Barabati Fort is a 14th-century fort built by the Ganga dynasty near Cuttack, Odisha. The ruins of the fort remain with its moat, gate, and the earthen mound of the nine-storied palace, which evokes the memories of past days.
Today it sits next to the modern Barabati Stadium, the venue of various sport events and cultural programs. There is also a temple dedicated to Katak Chandi, the presiding deity of the city, not far away from the fort. Now there are plans to develop the old Gadakhai into a world class tourist destination with boating facilities and a world class park. The renovation work of the Gadakhai is going on in full swing.
Scholars give different opinions regarding the date of construction of Barabati fort. Madalapanji, the Jagannatha temple chronicle narrate an interesting story which is as follows.
King Bhima Parichha or Anangabhima II lived in his capital, Chaudwar. One day the king crossed the Mahanadi and came towards the southern side. Here he noticed in the Barabati village belonging to the Ko-danda sub-division that near the god Visweswar Deva, a heron had jumped upon a hawk. Seeing this the king was very much surprised and on an auspicious day laid the foundation of construction of the fort and this village was named Barabati Cuttack. And after that he left Choudwar and lived at Cuttack making it his capital.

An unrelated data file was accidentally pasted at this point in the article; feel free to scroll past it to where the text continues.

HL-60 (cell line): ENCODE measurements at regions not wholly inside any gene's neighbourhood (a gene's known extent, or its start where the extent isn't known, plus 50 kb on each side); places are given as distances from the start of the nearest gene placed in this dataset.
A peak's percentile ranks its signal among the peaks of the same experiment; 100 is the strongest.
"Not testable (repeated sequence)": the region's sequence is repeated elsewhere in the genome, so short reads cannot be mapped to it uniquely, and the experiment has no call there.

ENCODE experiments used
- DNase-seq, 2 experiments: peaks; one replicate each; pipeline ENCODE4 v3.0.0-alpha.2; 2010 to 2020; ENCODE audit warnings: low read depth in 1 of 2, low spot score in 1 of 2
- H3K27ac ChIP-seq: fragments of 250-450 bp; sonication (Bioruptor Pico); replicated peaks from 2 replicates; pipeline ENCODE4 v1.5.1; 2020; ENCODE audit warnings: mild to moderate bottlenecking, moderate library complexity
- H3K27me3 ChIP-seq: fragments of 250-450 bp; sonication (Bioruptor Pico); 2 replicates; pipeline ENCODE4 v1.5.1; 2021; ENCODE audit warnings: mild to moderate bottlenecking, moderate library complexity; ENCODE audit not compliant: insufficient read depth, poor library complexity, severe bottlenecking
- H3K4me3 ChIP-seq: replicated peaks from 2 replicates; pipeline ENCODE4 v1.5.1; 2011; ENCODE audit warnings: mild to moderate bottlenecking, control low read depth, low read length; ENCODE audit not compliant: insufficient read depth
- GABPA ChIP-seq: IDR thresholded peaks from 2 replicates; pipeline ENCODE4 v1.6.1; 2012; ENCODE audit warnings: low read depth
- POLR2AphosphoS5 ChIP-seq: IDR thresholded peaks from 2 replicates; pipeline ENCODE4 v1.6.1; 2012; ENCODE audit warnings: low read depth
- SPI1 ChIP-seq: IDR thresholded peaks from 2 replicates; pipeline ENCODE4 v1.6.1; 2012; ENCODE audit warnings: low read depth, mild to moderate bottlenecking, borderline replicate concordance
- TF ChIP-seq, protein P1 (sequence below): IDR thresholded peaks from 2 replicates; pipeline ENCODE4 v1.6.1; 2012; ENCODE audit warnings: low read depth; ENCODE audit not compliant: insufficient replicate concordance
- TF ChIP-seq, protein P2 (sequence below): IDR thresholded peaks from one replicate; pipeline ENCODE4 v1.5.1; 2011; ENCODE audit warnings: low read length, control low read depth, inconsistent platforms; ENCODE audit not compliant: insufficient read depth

The ruins of the old Barabati Fort lie on the right bank of the Mahanadi, in the western part of the city. All that remains of the Fort is an arched gateway and the earthen mound of the nine-storeyed palace. Archaeological surveys reveal that the Fort was roughly rectangular in structure having an area of over 102 acres (0.41 km2), and it was surrounded on all sides by a wall of laterite and sandstones. To the west of the mound there is a tank. In the north-eastern corner of the mound are remains of what once was a temple. The temple was made of whitish sandstone over foundations of laterite blocks. About four hundred fragments of mouldings and some mutilated pieces of sculptures have been recovered so far. This temple of the Ganga period containing a stone idol of Lord Jagannath is in ruins. A mosque built by Nawab Murshid Quli Khan, governor of Emperor Aurangzeb in 1719 AD still exists.